Yesterday I was asked to comment on the case of Sarah Dixon, from Salford, Manchester who lost her partner and father to her daughter Shenayah in a tragic car crash on last night’s BBC North West Tonight programme.
Sadly, her partner was killed just days before they were due to register Shenayah’s name on the birth register. Sarah was informed she would not be able to put her partner’s name on her daughter’s birth certificate.
The case highlights the outdated nature and process of the law, which requires that unmarried parents must both be present to sign their child’s birth register. Sarah was told she would have to pay for DNA testing to prove that her partner was Shenayah’s Father in order to have his name put on her daughter’s birth certificate which will cost her family a £4,000 in addition to the additional stress and grief they are currently experiencing.
The whole process desperately needs reviewing. Society has moved on considerably since this law was passed, and at a time when Sarah is going through the additional trauma of losing her Partner and Father to her daughter significant changes must be made to this out dated legislation.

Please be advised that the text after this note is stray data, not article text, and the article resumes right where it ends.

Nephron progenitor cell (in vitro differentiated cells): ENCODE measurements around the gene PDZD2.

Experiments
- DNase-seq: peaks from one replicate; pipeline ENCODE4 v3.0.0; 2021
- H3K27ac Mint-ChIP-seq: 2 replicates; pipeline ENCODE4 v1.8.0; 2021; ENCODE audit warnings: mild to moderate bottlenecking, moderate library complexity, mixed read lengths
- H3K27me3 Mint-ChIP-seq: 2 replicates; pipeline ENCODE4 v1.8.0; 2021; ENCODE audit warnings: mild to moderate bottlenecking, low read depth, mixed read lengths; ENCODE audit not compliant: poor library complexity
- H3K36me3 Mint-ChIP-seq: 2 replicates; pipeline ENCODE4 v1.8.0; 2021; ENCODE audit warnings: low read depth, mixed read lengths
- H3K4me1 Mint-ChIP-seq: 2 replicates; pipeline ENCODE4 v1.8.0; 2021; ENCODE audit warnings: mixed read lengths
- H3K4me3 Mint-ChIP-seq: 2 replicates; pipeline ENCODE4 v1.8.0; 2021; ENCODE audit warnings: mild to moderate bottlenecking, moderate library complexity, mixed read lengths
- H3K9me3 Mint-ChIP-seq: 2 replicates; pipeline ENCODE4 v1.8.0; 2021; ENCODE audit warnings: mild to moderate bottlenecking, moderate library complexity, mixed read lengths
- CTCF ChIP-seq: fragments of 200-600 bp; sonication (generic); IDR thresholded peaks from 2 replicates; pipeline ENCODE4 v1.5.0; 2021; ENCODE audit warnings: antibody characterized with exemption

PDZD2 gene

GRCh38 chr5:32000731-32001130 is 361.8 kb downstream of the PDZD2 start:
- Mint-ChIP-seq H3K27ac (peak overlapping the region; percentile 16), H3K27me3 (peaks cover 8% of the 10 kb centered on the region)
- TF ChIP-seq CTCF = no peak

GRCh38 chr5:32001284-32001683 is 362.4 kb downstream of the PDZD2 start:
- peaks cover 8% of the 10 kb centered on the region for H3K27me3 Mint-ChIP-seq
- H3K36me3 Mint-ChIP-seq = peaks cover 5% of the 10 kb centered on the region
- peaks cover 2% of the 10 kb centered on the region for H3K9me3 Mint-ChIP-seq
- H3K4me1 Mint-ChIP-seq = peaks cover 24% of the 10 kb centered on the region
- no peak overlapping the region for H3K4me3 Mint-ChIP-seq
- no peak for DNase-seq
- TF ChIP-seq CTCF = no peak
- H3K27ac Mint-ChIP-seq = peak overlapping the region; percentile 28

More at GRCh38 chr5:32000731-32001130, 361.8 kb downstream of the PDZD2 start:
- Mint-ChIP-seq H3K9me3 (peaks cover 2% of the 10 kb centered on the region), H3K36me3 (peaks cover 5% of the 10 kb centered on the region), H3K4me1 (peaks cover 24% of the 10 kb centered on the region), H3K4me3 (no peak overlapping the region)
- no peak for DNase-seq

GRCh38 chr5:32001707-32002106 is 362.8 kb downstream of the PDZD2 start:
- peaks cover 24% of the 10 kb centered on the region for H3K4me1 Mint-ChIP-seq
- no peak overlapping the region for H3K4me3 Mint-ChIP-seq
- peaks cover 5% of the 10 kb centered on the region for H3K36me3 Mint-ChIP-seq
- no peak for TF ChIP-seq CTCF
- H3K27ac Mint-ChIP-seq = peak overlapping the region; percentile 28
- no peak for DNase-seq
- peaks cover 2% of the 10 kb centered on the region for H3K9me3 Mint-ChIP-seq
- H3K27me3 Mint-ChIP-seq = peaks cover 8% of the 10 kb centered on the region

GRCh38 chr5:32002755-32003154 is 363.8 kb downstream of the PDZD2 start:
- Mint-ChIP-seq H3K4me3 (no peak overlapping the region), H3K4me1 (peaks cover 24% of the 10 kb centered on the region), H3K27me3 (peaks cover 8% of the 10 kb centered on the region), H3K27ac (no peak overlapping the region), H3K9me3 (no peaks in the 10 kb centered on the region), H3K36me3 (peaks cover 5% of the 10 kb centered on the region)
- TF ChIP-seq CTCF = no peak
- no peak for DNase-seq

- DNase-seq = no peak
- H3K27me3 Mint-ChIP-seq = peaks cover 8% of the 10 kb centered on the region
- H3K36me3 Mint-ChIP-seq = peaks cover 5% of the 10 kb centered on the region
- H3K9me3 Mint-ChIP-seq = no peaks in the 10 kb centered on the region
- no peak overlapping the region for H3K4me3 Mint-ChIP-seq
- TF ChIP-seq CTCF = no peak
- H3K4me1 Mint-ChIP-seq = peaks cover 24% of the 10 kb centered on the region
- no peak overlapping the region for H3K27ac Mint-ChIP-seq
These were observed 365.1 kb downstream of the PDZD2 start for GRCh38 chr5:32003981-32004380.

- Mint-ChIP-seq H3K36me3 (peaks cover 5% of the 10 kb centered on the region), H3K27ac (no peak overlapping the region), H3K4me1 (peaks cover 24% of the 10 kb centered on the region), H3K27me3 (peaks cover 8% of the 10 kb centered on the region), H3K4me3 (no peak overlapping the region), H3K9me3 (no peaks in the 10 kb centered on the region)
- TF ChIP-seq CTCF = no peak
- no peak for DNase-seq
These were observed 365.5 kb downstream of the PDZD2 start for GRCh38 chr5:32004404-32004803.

It is vital to a child’s well-being that they have a link with both of their natural parents. The parent child relationship is perhaps the strongest social tie established within our society, and where a parent is deceased the legal process should work with the family to ensure this connection is preserved in a more streamlined way.
Having previously acted on behalf of Children whose unfortunate circumstances mirror that Sheyanah’s the challenges that are created by the present legal process are hardly a new problem. Thankfully, Sarah’s case has raised public awareness of the current difficulties within the existing legal process. Hopefully appropriate steps can be taken to reform legislation in keeping with the society we live in.
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